Talmer Bancorp in Troy, Mich., will record a nearly $14 million charge in the fourth quarter tied to ending its loss-share agreements with the Federal Deposit Insurance Corp.

The $6.5 billion-asset company paid $16.3 million to the Federal Deposit Insurance Corp. to cover the early termination of loss-share agreements tied to four banks and to eliminate a warrant associated with its first failed-bank purchase. Talmer said the transaction, along with the writeoff of the remaining FDIC indemnification asset and FDIC receivable, will result in a one-time, after-tax charge of about $13.9 million, or 20 cents a share.

Talmer said in a press release Monday that the early termination eliminates further negative accretion on the FDIC indemnification asset, which totaled $26.4 million in 2014 and $22.2 million during the first nine months of this year. The company also said it would reclassify covered loans, which had a balance of $186.6 million on Sept. 30, to uncovered loans, and will reclassify covered other real estate, which totaled $5.6 million, to uncovered other real estate.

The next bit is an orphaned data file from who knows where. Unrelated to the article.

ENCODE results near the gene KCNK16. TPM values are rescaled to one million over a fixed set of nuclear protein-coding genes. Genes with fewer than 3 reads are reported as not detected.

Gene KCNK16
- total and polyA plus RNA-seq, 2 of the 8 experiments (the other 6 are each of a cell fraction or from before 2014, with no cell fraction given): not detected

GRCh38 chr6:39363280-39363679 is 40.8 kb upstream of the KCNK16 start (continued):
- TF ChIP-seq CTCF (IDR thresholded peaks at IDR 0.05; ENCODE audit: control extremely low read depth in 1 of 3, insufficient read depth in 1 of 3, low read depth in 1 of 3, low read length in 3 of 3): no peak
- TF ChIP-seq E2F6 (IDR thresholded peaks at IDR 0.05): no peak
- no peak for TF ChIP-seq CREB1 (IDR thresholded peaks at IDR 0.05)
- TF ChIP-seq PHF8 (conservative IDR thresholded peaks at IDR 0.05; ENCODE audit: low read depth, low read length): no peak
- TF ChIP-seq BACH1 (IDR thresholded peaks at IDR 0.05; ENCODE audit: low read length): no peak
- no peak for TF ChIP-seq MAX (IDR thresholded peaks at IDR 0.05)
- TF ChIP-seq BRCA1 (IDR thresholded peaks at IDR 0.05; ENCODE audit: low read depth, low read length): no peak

"We are pleased to have reached an agreement with the FDIC that is a mutually beneficial conclusion to our partnership with the FDIC with respect to our failed-bank acquisitions," David Provost, Talmer's president and chief executive, said in the release. Provost said the company should be able to earn back expected dilution to tangible book value in five quarters.

"Other additional benefits of loss share termination will include the greater financial transparency and comparability to our peers," Provost said.

Talmer joins a growing list of banks that are buying out the loss-share agreements tied to failed bank purchases made in the aftermath of the financial crisis.

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